(8) This, Dancy claims, 'plainly isn't the same' as the kind of unlimitedness we saw in the Heavenly Tradition: being a particular (55).
If we add the phenomenological element into our understanding of the term, we find that these cases of unlimitedness (both of which Socrates does seem to have in mind at various points in the dialogue) can be integrated into a single definition.
This procedure, however, cannot do away with all unlimitedness that may be encountered.
It is also important to note that apeiron here is an instance of the injurious and treatable kind of unlimitedness that the Heavenly Tradition taught us how to deal with.
It rests on Socrates' statement in the introduction of the Heavenly Tradition that 'whatever is said to be consists of one and many, having in its nature limit and unlimitedness' (16d).
The first, injurious kind results from sloppiness and haste; it posits a state of unlimitedness where, in fact, there is only a finite multiplicity of unities (of infima species).
The symptoms of unlimitedness will continue to show themselves until the treatment of the divine method is administered, and the apparent malicious unlimitedness is shown to be actually a finite plurality of infima species.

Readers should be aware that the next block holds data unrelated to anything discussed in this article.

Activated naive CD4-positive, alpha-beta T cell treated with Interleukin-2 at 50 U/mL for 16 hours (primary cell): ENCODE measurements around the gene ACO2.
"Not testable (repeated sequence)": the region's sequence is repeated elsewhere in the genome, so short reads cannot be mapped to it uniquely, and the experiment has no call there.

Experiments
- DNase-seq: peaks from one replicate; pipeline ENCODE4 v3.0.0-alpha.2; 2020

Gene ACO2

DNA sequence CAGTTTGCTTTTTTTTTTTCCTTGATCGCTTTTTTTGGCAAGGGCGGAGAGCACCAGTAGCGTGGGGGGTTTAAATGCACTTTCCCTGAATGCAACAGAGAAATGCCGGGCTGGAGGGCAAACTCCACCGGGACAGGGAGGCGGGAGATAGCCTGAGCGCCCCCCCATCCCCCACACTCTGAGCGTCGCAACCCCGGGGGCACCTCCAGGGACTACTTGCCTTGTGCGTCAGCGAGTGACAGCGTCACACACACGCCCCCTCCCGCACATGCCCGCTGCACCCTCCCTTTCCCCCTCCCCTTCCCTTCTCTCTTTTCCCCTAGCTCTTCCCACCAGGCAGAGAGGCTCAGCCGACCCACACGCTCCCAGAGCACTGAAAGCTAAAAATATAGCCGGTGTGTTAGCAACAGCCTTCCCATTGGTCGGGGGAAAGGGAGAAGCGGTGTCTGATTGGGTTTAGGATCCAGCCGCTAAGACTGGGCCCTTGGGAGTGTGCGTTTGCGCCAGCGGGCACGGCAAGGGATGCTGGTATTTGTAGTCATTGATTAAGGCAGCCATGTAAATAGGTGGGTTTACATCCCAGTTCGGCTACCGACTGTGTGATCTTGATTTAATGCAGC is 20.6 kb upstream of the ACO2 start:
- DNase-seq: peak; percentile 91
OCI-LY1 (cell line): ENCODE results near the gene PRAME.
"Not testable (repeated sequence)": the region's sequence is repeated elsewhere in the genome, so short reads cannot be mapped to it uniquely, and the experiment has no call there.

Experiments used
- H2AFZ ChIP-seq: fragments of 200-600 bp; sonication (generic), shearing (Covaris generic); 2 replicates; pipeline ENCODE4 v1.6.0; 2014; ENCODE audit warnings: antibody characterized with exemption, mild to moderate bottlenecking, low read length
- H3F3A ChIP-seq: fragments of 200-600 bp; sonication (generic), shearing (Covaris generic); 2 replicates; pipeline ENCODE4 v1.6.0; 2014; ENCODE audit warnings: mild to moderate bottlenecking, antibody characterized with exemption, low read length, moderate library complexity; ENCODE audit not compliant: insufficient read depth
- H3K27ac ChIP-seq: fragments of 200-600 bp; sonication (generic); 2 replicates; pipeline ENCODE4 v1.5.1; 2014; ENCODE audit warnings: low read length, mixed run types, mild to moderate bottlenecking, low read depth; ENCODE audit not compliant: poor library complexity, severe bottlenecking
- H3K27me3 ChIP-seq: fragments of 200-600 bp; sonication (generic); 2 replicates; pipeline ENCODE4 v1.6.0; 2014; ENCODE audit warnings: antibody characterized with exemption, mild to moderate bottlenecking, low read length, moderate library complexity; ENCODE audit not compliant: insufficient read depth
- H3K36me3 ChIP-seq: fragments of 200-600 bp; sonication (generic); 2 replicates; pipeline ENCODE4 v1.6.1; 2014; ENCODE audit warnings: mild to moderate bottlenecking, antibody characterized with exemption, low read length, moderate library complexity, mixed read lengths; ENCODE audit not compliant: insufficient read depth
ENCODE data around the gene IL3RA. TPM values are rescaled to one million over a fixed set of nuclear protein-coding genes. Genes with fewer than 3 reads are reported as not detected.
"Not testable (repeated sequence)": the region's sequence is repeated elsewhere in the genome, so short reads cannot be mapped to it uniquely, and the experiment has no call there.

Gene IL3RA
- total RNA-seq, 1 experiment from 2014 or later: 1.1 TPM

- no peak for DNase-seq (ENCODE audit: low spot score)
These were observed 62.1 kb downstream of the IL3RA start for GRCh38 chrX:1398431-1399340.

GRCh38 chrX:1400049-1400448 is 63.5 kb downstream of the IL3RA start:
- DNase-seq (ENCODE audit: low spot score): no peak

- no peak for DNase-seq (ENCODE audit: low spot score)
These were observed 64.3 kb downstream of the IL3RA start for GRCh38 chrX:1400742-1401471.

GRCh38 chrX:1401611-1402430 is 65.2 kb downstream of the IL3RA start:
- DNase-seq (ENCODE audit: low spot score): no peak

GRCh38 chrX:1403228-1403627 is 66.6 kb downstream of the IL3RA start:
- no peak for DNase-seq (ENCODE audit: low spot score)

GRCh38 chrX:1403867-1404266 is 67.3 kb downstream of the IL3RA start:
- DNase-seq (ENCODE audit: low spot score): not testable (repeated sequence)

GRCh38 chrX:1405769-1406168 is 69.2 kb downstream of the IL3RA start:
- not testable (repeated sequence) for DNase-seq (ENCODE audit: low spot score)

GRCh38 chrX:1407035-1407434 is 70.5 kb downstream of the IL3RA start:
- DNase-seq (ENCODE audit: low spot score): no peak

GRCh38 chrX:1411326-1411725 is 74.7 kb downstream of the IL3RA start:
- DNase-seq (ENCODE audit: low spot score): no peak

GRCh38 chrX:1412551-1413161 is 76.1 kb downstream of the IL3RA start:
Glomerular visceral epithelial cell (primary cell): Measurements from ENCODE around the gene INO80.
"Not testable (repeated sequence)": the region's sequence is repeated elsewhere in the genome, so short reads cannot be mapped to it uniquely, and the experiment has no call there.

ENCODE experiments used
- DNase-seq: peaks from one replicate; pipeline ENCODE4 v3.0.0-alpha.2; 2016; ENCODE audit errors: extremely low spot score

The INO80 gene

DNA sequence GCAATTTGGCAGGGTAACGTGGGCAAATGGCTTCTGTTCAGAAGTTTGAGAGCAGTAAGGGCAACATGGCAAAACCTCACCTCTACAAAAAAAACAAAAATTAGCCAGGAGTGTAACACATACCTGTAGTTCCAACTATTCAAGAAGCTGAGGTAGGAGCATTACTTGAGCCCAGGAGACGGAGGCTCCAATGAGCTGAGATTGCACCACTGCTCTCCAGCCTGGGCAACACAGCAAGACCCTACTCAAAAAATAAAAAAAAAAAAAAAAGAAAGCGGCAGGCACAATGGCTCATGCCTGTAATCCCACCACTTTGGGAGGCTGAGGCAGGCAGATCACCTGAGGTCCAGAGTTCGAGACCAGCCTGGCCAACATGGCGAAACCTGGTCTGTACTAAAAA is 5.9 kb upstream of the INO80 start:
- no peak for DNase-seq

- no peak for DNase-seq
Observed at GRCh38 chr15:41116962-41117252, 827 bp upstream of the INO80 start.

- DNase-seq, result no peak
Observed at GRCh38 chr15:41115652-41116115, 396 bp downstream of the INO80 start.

As we have seen, the Heavenly Tradition begins with the claim that all things that exist consist of both limit and unlimitedness. However, as Dancy argues according to the Fourfold Division, it is only one class of beings of which this is true.
[has] in its nature limit and unlimitedness' (16d), it is also true that, 'limit' and 'unlimitedness' can 'exist' as well, though it is certainly a different kind of existence than the independent existence of a concrete object (and, for that matter, than the ideal being of a Form).